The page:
January 15, 2013

Whether you have been testing for years or you are just getting started, building a successful optimization program depends on careful planning, implementation, and measurement.

This is the first in a three-part series of articles that looks at the steps involved in creating a successful optimization program. In it, we'll look at three critical elements in optimization planning:

  1. Forming a great testing team
  2. Getting your stakeholders on board
  3. Writing a formal test plan

Forming a Great Testing Team

In Web analytics, one good analyst can provide great insights, but not so in testing. The testing process is typically too political and requires too many resources to be executed by just one person.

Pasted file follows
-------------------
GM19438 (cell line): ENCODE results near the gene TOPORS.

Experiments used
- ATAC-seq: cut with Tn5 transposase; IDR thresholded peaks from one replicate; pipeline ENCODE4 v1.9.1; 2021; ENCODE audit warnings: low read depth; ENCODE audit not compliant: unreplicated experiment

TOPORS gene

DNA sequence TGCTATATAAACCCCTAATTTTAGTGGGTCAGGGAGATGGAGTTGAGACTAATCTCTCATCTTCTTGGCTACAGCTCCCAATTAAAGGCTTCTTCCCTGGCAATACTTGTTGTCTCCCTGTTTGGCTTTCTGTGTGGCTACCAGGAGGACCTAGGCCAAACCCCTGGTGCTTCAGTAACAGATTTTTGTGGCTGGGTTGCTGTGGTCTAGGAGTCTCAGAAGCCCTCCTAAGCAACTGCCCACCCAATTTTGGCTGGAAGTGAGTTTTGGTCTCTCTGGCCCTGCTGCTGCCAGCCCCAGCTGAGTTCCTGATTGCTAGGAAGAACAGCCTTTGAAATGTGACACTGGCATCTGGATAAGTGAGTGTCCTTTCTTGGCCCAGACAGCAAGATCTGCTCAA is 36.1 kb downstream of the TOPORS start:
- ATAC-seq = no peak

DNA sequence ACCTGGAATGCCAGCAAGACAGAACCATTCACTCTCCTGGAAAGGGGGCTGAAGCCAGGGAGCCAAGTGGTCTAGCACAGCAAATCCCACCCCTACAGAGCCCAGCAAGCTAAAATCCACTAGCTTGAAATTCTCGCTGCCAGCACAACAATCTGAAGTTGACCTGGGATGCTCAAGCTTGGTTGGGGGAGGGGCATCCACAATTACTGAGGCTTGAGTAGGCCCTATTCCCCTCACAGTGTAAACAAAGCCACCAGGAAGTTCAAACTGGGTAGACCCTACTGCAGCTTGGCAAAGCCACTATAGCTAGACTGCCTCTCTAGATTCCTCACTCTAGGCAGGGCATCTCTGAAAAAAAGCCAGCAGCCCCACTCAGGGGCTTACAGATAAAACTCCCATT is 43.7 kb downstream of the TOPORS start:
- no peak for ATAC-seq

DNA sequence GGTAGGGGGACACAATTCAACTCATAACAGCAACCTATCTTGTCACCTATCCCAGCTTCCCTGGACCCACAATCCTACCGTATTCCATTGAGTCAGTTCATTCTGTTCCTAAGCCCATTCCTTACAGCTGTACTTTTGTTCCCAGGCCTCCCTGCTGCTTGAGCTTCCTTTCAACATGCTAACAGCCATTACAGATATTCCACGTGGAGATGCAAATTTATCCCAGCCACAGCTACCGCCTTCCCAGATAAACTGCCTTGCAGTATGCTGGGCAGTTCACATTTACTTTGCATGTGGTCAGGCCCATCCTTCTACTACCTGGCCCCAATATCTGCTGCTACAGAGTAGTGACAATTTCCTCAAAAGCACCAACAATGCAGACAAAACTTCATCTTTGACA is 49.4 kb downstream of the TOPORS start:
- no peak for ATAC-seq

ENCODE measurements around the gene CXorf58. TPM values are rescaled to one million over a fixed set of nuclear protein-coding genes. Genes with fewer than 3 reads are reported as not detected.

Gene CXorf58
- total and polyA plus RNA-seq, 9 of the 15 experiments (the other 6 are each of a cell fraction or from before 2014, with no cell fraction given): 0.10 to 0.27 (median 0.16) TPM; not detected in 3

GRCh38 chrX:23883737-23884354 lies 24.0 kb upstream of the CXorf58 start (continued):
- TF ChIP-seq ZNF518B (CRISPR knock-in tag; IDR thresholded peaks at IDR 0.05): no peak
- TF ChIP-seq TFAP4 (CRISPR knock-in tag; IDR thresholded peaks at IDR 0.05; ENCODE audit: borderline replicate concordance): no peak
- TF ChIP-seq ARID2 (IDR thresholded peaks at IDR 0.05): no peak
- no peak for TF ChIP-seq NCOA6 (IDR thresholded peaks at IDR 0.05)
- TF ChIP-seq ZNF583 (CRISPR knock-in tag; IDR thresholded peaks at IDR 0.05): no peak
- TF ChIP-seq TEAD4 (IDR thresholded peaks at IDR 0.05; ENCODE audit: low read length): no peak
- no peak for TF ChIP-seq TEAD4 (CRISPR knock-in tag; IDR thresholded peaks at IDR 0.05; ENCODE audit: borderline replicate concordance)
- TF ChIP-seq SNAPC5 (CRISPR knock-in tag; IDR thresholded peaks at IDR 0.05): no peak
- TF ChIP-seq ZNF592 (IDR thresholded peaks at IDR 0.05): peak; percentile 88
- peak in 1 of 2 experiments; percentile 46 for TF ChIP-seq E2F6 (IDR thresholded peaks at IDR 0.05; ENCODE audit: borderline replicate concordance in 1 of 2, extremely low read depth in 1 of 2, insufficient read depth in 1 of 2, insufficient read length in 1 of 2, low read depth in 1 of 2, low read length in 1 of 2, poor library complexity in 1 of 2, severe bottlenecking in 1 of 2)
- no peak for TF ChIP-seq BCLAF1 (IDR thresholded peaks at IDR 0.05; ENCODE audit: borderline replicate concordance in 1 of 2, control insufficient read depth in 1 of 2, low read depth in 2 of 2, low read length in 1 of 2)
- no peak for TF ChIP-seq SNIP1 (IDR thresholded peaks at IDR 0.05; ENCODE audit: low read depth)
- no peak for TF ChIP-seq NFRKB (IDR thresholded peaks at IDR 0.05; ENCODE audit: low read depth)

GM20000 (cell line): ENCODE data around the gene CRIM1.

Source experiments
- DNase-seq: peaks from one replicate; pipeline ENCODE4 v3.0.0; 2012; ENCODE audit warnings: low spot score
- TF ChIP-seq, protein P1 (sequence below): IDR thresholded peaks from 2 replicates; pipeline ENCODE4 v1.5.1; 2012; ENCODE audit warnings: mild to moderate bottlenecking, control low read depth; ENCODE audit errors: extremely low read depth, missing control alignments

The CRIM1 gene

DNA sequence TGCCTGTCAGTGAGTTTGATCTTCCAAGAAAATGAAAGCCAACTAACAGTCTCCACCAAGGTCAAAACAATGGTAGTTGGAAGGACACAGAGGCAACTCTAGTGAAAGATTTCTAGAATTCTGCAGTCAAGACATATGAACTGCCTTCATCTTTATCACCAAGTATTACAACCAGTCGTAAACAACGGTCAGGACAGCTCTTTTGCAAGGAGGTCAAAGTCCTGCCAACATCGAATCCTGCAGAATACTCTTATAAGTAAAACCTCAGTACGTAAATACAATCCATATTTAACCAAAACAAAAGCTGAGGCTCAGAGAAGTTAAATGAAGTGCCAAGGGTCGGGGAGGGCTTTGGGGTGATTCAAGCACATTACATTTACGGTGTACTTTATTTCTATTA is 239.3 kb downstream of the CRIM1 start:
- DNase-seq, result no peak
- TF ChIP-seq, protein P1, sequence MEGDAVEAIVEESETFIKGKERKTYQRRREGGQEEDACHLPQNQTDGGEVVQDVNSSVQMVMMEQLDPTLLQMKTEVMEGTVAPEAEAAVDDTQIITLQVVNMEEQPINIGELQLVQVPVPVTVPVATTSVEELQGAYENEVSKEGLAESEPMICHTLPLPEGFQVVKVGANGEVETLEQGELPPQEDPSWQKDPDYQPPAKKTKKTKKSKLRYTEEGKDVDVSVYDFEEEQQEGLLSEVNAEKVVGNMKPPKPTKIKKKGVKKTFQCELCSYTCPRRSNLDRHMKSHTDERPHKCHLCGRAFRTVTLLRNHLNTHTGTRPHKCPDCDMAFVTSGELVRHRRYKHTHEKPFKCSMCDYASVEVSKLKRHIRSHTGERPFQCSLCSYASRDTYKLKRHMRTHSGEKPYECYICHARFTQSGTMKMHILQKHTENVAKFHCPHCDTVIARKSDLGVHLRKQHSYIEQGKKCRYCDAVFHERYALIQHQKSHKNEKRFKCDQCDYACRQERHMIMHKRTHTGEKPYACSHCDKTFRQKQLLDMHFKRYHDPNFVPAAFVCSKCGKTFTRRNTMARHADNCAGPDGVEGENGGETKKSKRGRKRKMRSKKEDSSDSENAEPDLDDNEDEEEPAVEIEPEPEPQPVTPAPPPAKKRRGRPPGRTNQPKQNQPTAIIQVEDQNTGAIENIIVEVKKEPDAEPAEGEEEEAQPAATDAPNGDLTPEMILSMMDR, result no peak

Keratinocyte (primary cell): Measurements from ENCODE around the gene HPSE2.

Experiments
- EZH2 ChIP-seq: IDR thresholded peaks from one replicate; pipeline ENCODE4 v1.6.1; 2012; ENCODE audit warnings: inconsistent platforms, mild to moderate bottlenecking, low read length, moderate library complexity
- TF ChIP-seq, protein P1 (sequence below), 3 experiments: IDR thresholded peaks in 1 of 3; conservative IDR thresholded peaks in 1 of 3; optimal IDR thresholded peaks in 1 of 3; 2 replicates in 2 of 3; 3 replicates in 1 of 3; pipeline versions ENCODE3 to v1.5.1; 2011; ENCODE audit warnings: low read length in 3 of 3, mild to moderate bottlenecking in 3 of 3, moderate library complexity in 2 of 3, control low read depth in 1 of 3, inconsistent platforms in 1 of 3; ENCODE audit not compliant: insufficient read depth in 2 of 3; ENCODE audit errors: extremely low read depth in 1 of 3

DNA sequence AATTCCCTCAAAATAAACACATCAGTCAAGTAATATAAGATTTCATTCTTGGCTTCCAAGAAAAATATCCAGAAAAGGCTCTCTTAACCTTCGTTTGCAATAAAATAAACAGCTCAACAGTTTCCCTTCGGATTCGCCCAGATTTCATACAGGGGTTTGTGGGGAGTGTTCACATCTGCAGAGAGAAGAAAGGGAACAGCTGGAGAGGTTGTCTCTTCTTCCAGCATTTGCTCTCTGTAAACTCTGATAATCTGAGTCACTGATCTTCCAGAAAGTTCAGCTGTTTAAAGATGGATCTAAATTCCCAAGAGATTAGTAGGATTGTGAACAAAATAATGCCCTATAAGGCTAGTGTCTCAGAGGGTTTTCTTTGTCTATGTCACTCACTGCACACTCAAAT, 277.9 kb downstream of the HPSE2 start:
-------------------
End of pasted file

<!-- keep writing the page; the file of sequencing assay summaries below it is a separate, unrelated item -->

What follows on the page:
Consider what is often involved in making a change to a website:

  • Someone decides that a change is warranted.
  • Management needs to review the change request.
  • If the changed is approved, management initiates the change management process.
  • Depending on the change, developers, designers, marketers, and copywriters may be required.
  • Information Technology needs to deploy the change.
  • Quality Assurance needs to test the change.
  • Analytics needs to validate the change.

Now, compare that to a situation where a testing program is already in place. Instead of someone deciding a change needs to be made, marketers regularly ask themselves, "What would happen if we changed X, Y, or Z, or even all of them?" And although the best testing solutions help to minimize the need for some of the resources required—most commonly developers and IT—there is still a need for a cohesive group to create and run tests and analyze their results.

This article originally appeared in the January 2013 issue of MarketingProfs. You can read the original version here.

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